The Benefits of an Organized Home

Sometimes people get too bogged down in the details, the process and the struggles.  If you focus on the goal, the outcome and the positive benefits, even a project like cleaning the kitchen can have a positive twist!

So let’s talk about the benefits of having an organized home. I can think of many reasons that keep me striving, not for perfection, but organization:

  1. When life is chaotic and schedules are hectic, in one day you can get it all back to normal.
  2. Broken items get fixed and projects are completed in  a timely matter.
  3. You can have friends pop by whenever they want!
  4. You can offer to host neighborhood get togethers for kids and parents so you are more social.
  5. You save money by not overbuying, paying bills on time and taking advantage of special offers/coupons.
  6. If something is lost, it’s in one of two places or it’s not in your house! You won’t waste time looking for it.
  7. There is a predictable flow to your day and your week.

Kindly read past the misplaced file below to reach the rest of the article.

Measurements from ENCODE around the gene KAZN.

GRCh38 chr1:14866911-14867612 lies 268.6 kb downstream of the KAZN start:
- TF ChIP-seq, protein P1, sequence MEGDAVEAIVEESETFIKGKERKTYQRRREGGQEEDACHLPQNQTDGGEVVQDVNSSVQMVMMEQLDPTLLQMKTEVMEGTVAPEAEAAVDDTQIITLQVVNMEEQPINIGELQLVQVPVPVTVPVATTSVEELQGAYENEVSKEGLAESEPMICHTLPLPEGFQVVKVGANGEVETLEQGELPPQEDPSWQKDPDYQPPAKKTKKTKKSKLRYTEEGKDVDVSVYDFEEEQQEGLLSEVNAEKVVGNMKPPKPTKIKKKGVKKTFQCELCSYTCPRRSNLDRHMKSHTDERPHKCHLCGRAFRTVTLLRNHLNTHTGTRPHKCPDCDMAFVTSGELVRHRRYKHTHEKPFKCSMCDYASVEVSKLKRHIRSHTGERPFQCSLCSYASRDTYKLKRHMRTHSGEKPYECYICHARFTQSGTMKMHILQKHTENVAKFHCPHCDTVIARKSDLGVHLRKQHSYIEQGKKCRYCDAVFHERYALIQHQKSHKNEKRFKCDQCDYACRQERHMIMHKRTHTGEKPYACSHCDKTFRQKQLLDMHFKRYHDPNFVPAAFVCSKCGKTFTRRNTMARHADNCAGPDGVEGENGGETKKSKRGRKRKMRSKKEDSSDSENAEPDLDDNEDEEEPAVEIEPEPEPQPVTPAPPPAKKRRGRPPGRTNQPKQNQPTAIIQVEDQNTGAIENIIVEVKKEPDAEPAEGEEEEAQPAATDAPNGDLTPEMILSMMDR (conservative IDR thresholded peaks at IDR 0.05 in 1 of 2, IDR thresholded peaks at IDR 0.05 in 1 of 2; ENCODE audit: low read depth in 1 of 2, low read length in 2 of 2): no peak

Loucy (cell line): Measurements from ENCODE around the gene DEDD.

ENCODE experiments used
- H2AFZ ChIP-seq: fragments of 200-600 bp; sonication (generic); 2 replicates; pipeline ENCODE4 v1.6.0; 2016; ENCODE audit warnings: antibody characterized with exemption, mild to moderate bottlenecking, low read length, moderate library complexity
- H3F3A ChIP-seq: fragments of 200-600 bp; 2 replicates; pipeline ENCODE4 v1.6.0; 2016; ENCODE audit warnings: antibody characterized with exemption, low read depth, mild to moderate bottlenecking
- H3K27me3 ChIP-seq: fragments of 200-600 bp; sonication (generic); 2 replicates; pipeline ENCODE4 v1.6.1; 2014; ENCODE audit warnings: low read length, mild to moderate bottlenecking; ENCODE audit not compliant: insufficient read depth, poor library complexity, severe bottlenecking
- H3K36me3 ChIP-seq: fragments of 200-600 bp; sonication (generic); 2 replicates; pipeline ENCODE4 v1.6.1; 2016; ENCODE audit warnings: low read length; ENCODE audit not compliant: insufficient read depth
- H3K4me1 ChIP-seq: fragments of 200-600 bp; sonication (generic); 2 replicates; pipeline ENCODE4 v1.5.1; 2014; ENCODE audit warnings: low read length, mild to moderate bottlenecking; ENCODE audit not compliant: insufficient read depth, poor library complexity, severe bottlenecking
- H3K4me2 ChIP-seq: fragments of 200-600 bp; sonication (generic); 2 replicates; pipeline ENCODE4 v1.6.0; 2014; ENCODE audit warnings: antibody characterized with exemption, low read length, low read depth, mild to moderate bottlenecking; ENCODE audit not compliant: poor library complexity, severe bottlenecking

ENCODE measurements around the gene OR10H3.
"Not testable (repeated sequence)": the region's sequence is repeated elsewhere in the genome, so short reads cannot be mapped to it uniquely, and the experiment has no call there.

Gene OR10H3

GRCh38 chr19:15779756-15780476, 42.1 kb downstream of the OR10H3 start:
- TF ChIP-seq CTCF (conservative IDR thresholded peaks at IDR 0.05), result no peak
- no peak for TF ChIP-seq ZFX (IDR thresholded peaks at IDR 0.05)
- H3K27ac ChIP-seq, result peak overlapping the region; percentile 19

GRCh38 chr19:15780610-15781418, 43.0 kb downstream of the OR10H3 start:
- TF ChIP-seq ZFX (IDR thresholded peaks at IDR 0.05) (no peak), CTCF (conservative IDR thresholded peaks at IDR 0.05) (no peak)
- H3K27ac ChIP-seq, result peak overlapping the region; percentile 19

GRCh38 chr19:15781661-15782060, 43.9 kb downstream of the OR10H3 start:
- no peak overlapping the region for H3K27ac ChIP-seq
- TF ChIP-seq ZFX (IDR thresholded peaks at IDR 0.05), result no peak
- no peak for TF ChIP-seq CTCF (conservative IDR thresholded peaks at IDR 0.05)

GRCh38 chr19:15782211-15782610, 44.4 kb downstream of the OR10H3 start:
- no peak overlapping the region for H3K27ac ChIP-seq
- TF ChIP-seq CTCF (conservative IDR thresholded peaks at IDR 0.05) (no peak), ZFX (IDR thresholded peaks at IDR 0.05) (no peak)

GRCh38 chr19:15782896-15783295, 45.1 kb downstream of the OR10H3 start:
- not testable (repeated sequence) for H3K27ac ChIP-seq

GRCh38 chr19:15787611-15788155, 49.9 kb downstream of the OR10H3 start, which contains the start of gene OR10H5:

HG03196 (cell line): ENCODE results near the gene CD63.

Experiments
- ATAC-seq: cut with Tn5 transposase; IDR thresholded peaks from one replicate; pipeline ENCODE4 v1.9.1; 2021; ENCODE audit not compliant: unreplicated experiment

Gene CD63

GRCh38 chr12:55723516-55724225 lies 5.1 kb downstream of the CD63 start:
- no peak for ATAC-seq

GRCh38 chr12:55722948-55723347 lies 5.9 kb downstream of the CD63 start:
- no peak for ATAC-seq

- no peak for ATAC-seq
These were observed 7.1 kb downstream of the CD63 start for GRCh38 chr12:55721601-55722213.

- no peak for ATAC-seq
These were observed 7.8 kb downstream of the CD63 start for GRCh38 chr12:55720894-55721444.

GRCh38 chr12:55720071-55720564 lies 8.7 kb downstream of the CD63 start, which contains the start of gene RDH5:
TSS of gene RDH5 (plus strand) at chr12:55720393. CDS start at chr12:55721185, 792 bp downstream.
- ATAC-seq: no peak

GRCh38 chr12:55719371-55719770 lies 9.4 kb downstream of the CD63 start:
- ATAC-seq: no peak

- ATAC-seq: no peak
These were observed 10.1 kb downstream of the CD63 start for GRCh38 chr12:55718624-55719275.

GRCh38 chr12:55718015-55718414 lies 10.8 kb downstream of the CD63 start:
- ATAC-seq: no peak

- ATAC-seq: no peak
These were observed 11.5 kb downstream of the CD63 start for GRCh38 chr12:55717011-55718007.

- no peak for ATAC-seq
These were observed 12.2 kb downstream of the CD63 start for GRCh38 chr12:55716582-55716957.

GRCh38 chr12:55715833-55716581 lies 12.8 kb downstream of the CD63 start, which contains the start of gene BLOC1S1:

8. You can afford to shut down for a day and everything will be fine.
  9. You don’t stress. You plan and do.
  10. You look forward to coming home.

Have you realized any of these benefits in your home?

Organize Your Job Search

I was recently invited to speak at a network meeting for job seekers at a local parish. While I’m an expert on organizing, my husband is really the experienced one with job searching. He was out of work for 10 months last year and each day he was busy working his system. Thank God it paid off eventually.  So I picked his brain and presented these tips:

General Tips:

CREATE A ROUTINE FOR YOURSELF-  There is comfort in routines. In stressful times, if you have a routine then you don’t have to think too much, just DO. Too much time to think can lead to negative thoughts.  Keep busy & productive. Maybe even throw in time for something you’ve been meaning to do. Work when you are at your best.